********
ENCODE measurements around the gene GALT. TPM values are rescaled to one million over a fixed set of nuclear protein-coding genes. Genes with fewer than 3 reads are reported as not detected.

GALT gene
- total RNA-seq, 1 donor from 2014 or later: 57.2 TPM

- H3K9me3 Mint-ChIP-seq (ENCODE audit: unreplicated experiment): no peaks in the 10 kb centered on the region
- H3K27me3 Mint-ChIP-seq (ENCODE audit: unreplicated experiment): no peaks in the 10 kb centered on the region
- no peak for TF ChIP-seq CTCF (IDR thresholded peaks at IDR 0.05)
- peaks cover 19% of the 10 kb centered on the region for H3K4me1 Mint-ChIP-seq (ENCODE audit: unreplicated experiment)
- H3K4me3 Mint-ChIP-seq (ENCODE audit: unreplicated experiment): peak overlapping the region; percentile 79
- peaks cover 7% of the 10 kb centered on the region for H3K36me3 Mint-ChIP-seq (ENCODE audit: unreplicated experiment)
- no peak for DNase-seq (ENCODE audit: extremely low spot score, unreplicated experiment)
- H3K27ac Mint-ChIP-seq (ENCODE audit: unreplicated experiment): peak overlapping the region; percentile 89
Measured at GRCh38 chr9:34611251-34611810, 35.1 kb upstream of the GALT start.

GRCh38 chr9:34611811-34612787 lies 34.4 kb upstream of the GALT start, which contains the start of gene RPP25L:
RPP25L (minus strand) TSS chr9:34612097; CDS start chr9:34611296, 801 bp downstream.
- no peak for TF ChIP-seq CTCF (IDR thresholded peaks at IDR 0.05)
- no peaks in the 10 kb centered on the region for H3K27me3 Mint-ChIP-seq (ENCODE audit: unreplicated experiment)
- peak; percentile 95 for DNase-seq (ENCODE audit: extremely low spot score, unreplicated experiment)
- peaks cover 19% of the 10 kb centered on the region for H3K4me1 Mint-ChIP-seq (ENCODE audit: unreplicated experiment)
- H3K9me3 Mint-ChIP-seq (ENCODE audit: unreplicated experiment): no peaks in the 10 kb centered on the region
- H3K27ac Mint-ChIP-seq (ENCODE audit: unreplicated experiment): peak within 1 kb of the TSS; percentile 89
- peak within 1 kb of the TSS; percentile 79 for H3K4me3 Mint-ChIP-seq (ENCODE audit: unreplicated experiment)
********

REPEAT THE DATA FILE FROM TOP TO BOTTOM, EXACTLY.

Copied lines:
ENCODE measurements around the gene GALT. TPM values are rescaled to one million over a fixed set of nuclear protein-coding genes. Genes with fewer than 3 reads are reported as not detected.

GALT gene
- total RNA-seq, 1 donor from 2014 or later: 57.2 TPM

- H3K9me3 Mint-ChIP-seq (ENCODE audit: unreplicated experiment): no peaks in the 10 kb centered on the region
- H3K27me3 Mint-ChIP-seq (ENCODE audit: unreplicated experiment): no peaks in the 10 kb centered on the region
- no peak for TF ChIP-seq CTCF (IDR thresholded peaks at IDR 0.05)
- peaks cover 19% of the 10 kb centered on the region for H3K4me1 Mint-ChIP-seq (ENCODE audit: unreplicated experiment)
- H3K4me3 Mint-ChIP-seq (ENCODE audit: unreplicated experiment): peak overlapping the region; percentile 79
- peaks cover 7% of the 10 kb centered on the region for H3K36me3 Mint-ChIP-seq (ENCODE audit: unreplicated experiment)
- no peak for DNase-seq (ENCODE audit: extremely low spot score, unreplicated experiment)
- H3K27ac Mint-ChIP-seq (ENCODE audit: unreplicated experiment): peak overlapping the region; percentile 89
Measured at GRCh38 chr9:34611251-34611810, 35.1 kb upstream of the GALT start.

GRCh38 chr9:34611811-34612787 lies 34.4 kb upstream of the GALT start, which contains the start of gene RPP25L:
RPP25L (minus strand) TSS chr9:34612097; CDS start chr9:34611296, 801 bp downstream.
- no peak for TF ChIP-seq CTCF (IDR thresholded peaks at IDR 0.05)
- no peaks in the 10 kb centered on the region for H3K27me3 Mint-ChIP-seq (ENCODE audit: unreplicated experiment)
- peak; percentile 95 for DNase-seq (ENCODE audit: extremely low spot score, unreplicated experiment)
- peaks cover 19% of the 10 kb centered on the region for H3K4me1 Mint-ChIP-seq (ENCODE audit: unreplicated experiment)
- H3K9me3 Mint-ChIP-seq (ENCODE audit: unreplicated experiment): no peaks in the 10 kb centered on the region
- H3K27ac Mint-ChIP-seq (ENCODE audit: unreplicated experiment): peak within 1 kb of the TSS; percentile 89
- peak within 1 kb of the TSS; percentile 79 for H3K4me3 Mint-ChIP-seq (ENCODE audit: unreplicated experiment)